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Did the Leafs miss an opportunity to re-sign Jonathan Bernier to an affordable long-term deal?

Did the Leafs miss an opportunity to re-sign Jonathan Bernier to an affordable long-term deal?

SPORTSNET: Jonathan Willis believes the Toronto Maple Leafs screwed up by taking a lower-risk, short-term deal with Jonathan Bernier, rather than signing him for the long term at a reasonable price. Willis believes Bernier still has considerable upside and could prove far more difficult to retain should he reach or exceed expectations over the course of his two-year contract.

SPECTOR’S NOTE: Time will surely tell if Willis is correct in his assessment. The Leafs have made their share of bad contract decisions in recent years, but this deal isn’t one of them.  If Bernier shines over the next two years, the Leafs have the deep pockets to re-sign him to a more lucrative deal. If he struggles, the Leafs won’t be stuck trying to rid themselves of another long-term dud contract.

EDMONTON JOURNAL: Jim Matheson has some questions about the Oilers for next season. Among them: is it a given that Cam Talbot and Ben Scrivens will be the Oilers’ goalies this season? Why is Ryan Nugent-Hopkins taking a back seat to Connor McDavid?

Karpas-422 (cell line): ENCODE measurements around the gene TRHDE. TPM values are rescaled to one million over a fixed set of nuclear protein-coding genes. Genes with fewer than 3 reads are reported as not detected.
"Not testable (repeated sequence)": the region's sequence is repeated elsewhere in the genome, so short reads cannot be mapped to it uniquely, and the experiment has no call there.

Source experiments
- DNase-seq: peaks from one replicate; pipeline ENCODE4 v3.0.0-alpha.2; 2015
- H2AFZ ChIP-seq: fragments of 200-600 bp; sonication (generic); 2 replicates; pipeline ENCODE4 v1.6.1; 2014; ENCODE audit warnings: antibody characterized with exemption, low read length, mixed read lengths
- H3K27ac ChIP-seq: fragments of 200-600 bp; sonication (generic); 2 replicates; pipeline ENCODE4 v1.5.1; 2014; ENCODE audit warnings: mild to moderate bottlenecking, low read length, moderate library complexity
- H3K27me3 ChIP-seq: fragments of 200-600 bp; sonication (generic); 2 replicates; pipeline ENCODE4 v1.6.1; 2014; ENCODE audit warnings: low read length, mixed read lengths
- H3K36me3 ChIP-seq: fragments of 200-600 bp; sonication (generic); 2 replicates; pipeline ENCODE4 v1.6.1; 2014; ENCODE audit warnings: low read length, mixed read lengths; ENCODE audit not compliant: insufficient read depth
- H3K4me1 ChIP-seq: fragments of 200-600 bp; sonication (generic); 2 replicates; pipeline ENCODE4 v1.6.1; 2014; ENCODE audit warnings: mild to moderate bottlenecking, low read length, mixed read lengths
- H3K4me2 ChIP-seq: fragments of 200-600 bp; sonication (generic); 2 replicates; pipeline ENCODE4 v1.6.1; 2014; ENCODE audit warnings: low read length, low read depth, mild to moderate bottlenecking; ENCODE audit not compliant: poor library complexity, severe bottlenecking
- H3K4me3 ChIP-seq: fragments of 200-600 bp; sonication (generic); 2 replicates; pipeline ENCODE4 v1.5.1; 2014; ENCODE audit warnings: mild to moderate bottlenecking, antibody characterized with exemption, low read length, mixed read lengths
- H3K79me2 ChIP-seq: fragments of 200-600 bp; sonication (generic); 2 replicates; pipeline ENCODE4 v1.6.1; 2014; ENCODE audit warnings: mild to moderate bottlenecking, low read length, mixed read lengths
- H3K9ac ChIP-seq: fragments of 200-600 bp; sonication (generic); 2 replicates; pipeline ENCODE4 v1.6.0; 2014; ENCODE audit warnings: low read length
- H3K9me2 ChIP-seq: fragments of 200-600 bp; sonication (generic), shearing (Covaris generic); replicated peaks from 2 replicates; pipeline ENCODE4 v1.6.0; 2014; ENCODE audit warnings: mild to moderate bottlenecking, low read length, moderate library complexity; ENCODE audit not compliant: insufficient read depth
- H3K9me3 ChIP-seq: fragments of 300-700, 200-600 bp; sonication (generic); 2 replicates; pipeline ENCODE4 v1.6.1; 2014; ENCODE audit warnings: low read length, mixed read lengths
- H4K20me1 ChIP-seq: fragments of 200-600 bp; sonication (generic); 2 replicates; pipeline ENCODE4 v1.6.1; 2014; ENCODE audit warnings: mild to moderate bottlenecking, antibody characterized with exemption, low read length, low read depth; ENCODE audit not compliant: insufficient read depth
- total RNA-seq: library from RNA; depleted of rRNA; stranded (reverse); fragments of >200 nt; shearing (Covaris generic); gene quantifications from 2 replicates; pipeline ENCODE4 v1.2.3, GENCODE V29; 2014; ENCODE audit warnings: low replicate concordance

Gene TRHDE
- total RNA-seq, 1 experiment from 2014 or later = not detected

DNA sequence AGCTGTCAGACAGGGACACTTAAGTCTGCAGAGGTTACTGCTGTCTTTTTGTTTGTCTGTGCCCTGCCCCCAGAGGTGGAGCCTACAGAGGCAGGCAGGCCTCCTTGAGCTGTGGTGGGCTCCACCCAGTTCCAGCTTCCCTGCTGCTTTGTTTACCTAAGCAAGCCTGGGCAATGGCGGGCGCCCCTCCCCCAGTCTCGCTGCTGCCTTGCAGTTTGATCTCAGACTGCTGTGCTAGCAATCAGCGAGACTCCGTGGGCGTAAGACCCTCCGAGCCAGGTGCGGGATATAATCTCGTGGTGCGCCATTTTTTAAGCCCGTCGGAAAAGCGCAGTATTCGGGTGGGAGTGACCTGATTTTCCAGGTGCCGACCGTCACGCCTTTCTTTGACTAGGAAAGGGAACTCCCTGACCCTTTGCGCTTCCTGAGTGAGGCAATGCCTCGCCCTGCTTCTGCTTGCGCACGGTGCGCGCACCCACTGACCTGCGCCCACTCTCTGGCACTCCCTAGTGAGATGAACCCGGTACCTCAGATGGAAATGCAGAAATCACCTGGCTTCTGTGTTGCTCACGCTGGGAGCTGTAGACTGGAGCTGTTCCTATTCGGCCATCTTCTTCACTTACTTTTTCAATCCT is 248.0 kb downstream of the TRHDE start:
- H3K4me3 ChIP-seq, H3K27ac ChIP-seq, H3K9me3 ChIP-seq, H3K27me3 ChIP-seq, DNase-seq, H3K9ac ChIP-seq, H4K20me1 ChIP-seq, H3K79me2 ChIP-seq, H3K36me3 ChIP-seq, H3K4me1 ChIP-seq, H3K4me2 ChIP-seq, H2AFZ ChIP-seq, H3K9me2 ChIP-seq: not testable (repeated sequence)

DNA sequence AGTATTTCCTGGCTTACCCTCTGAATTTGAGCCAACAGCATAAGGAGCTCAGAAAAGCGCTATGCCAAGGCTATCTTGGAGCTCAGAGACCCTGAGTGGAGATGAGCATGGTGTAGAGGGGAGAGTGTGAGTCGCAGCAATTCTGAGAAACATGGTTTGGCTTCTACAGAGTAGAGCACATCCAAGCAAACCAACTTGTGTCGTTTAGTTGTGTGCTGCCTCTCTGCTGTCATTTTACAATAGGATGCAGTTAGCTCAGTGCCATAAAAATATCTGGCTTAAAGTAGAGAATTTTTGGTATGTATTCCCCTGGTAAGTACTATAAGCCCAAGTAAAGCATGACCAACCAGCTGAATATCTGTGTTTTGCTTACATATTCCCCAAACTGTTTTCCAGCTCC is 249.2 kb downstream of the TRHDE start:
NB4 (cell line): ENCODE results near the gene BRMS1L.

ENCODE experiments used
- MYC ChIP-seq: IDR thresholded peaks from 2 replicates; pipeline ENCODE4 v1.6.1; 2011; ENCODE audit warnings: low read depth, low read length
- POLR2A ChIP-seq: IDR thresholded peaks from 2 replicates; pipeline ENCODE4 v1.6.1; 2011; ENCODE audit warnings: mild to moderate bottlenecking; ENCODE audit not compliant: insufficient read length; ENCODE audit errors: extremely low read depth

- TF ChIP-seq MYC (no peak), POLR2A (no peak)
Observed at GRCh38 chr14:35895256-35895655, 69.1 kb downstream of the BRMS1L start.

THE VANCOUVER SUN: Iain MacIntyre recently interviewed Canucks GM Jim Benning regarding his recent moves and the difficulty in changing the makeup of the Canucks.

SPECTOR’S NOTE: A year after Vancouver fans and pundits were singing Benning’s praises, his moves since the draft (trading away Kevin Bieksa and Eddie Lack for draft picks, dealing Zack Kassian and a draft pick to Montreal for Brandon Prust, swapping Nick Bonino, Adam Clendening and a second-round pick for Brandon Sutter and a third rounder) haven’t sat well with the Canucks faithful. It’s apparent Benning is trying to rebuild on the fly. It’ll be interesting to see how his moves pan out in 2015-16. 

MONTREAL GAZETTE: The Canadiens’ ticket prices for 2015-16 have gone up, some by as much as 24 percent.

SPECTOR’S NOTE: Some fans are understandably upset, but the club is merely charging what their market can bear. That’s why ticket prices are so high in a hockey hotbed like Montreal and much lower in struggling markets